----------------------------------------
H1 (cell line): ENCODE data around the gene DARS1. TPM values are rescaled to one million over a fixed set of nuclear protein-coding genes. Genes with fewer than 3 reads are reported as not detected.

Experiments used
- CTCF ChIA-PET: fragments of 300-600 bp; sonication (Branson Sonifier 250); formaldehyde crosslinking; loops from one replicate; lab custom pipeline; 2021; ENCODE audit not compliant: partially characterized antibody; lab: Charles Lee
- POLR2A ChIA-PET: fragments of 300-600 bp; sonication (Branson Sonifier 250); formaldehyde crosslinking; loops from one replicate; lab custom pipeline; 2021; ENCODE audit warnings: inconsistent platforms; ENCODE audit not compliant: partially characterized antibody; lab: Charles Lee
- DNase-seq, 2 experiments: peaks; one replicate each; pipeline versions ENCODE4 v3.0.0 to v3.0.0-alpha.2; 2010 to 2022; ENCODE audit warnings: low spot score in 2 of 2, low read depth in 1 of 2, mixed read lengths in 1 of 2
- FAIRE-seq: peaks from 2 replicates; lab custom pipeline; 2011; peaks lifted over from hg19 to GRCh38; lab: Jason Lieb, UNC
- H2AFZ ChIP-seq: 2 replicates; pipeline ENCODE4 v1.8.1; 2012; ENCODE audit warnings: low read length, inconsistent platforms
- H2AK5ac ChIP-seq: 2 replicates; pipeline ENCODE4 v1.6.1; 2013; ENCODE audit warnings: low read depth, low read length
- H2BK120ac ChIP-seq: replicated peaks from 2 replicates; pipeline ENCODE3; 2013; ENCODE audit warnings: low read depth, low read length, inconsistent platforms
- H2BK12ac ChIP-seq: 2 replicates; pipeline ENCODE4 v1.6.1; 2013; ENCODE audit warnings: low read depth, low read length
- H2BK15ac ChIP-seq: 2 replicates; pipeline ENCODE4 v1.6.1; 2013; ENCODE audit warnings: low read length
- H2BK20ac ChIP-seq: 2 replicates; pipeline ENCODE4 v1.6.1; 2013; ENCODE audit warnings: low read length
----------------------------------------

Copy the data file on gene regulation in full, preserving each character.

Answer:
H1 (cell line): ENCODE data around the gene DARS1. TPM values are rescaled to one million over a fixed set of nuclear protein-coding genes. Genes with fewer than 3 reads are reported as not detected.

Experiments used
- CTCF ChIA-PET: fragments of 300-600 bp; sonication (Branson Sonifier 250); formaldehyde crosslinking; loops from one replicate; lab custom pipeline; 2021; ENCODE audit not compliant: partially characterized antibody; lab: Charles Lee
- POLR2A ChIA-PET: fragments of 300-600 bp; sonication (Branson Sonifier 250); formaldehyde crosslinking; loops from one replicate; lab custom pipeline; 2021; ENCODE audit warnings: inconsistent platforms; ENCODE audit not compliant: partially characterized antibody; lab: Charles Lee
- DNase-seq, 2 experiments: peaks; one replicate each; pipeline versions ENCODE4 v3.0.0 to v3.0.0-alpha.2; 2010 to 2022; ENCODE audit warnings: low spot score in 2 of 2, low read depth in 1 of 2, mixed read lengths in 1 of 2
- FAIRE-seq: peaks from 2 replicates; lab custom pipeline; 2011; peaks lifted over from hg19 to GRCh38; lab: Jason Lieb, UNC
- H2AFZ ChIP-seq: 2 replicates; pipeline ENCODE4 v1.8.1; 2012; ENCODE audit warnings: low read length, inconsistent platforms
- H2AK5ac ChIP-seq: 2 replicates; pipeline ENCODE4 v1.6.1; 2013; ENCODE audit warnings: low read depth, low read length
- H2BK120ac ChIP-seq: replicated peaks from 2 replicates; pipeline ENCODE3; 2013; ENCODE audit warnings: low read depth, low read length, inconsistent platforms
- H2BK12ac ChIP-seq: 2 replicates; pipeline ENCODE4 v1.6.1; 2013; ENCODE audit warnings: low read depth, low read length
- H2BK15ac ChIP-seq: 2 replicates; pipeline ENCODE4 v1.6.1; 2013; ENCODE audit warnings: low read length
- H2BK20ac ChIP-seq: 2 replicates; pipeline ENCODE4 v1.6.1; 2013; ENCODE audit warnings: low read length